To establish to what extent infant runny noses could be attributed to allergic rhinitis, French researchers led by Dr Isabelle Momas of Paris Descartes University surveyed parents of 1,850 children 18 months old. They also took blood samples from the toddlers to test for biological indicators of a nasal allergy.
Overall, 9% of the children had suffered possible nasal allergy symptoms (sneezing, stuffed or runny nose even when they did not have a cold or flu) in the past year. These toddlers were also more likely than those without such symptoms to show biological markers of an allergy. For example, 19% had elevated levels of inflammatory immune-system cells called eosinophils, compared with 12% of children whose parents reported no allergy-like symptoms.
Moreover, 5.5% of toddlers in the group who had suffered nasal symptoms were found to have immune system antibodies to an inhaled allergen – in most cases, to house dust mites or cat dander. That compared with just under 3% of the other children.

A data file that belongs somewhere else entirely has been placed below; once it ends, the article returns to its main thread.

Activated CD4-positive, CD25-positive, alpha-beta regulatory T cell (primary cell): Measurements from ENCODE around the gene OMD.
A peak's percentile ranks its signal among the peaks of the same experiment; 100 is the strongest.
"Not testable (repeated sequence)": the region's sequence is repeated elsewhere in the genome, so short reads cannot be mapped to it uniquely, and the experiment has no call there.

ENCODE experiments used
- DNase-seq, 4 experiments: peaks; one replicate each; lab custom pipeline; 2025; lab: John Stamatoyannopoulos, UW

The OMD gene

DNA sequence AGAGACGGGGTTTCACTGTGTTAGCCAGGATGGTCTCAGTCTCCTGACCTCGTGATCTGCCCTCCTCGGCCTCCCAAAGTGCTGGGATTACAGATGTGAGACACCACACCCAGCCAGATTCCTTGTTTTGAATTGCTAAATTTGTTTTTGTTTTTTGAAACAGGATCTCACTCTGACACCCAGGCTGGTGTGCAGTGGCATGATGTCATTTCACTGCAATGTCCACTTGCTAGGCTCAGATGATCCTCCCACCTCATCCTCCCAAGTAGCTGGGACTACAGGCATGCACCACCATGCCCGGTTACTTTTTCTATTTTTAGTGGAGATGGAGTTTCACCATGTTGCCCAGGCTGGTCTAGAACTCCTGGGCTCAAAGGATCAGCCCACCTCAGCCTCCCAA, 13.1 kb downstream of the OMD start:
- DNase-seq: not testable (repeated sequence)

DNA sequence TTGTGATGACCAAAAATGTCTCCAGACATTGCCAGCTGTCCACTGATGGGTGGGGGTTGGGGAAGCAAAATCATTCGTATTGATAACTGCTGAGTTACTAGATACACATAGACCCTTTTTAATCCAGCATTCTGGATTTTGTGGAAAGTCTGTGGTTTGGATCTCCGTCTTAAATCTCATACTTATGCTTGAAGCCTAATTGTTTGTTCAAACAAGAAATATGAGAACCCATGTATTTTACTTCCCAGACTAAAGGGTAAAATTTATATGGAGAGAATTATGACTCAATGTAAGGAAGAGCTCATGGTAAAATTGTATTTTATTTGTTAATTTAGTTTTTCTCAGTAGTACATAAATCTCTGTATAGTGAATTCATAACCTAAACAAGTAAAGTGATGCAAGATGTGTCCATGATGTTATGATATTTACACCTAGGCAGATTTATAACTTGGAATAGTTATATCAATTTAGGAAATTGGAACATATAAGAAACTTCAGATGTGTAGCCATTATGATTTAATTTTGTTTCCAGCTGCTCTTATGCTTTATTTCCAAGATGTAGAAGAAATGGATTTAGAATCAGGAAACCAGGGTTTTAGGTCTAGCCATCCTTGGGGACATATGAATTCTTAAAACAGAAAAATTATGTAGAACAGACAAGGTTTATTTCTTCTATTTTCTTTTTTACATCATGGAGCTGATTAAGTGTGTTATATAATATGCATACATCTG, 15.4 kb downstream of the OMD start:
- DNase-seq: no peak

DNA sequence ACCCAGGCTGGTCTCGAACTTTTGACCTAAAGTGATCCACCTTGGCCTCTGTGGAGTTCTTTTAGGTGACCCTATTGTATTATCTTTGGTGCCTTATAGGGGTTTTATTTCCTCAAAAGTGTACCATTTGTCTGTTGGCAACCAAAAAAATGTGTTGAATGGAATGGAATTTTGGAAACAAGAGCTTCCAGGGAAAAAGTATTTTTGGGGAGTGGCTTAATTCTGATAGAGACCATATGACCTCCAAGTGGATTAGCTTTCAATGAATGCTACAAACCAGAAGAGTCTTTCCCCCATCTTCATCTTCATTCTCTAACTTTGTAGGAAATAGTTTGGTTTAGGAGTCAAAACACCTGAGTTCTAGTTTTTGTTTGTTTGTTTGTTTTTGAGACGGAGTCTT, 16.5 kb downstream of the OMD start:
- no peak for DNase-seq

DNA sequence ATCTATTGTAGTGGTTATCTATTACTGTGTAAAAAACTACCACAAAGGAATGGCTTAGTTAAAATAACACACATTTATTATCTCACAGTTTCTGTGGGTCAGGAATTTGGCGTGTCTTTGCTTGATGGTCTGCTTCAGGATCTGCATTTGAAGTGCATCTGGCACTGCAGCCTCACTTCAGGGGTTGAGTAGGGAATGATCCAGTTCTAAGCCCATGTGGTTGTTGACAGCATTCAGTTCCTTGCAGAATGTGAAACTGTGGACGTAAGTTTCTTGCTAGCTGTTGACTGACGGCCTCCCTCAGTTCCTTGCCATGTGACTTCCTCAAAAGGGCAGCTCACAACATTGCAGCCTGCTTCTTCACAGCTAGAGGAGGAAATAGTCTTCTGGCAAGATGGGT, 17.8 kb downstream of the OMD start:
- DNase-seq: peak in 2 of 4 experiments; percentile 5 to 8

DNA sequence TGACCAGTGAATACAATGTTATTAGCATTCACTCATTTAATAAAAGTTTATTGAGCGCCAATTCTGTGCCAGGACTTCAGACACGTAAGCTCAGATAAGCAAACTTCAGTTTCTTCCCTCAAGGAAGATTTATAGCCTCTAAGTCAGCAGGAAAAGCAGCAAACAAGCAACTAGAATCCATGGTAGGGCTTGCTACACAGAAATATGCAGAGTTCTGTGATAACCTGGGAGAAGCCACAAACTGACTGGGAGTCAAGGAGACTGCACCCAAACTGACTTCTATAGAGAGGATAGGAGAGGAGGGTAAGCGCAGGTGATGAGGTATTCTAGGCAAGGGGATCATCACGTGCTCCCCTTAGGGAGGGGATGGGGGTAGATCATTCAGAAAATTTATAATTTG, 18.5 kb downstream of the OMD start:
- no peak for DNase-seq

The researchers therefore suggest that the possibility of a nasal allergy should be considered in babies and toddlers with persistent symptoms, particularly if the parents have had such allergies.
Among the children with allergy-like symptoms in this study, 44% had at least one parent with a history of nasal allergies, versus 35% of the other children. When the researchers accounted for a number of other factors – like parents' income and smoking habits – they found that having two parents with a history of nasal allergies doubled the odds of a toddler having allergy-like symptoms.
Allergy, online August 30, 2010
First Punlished August 2010
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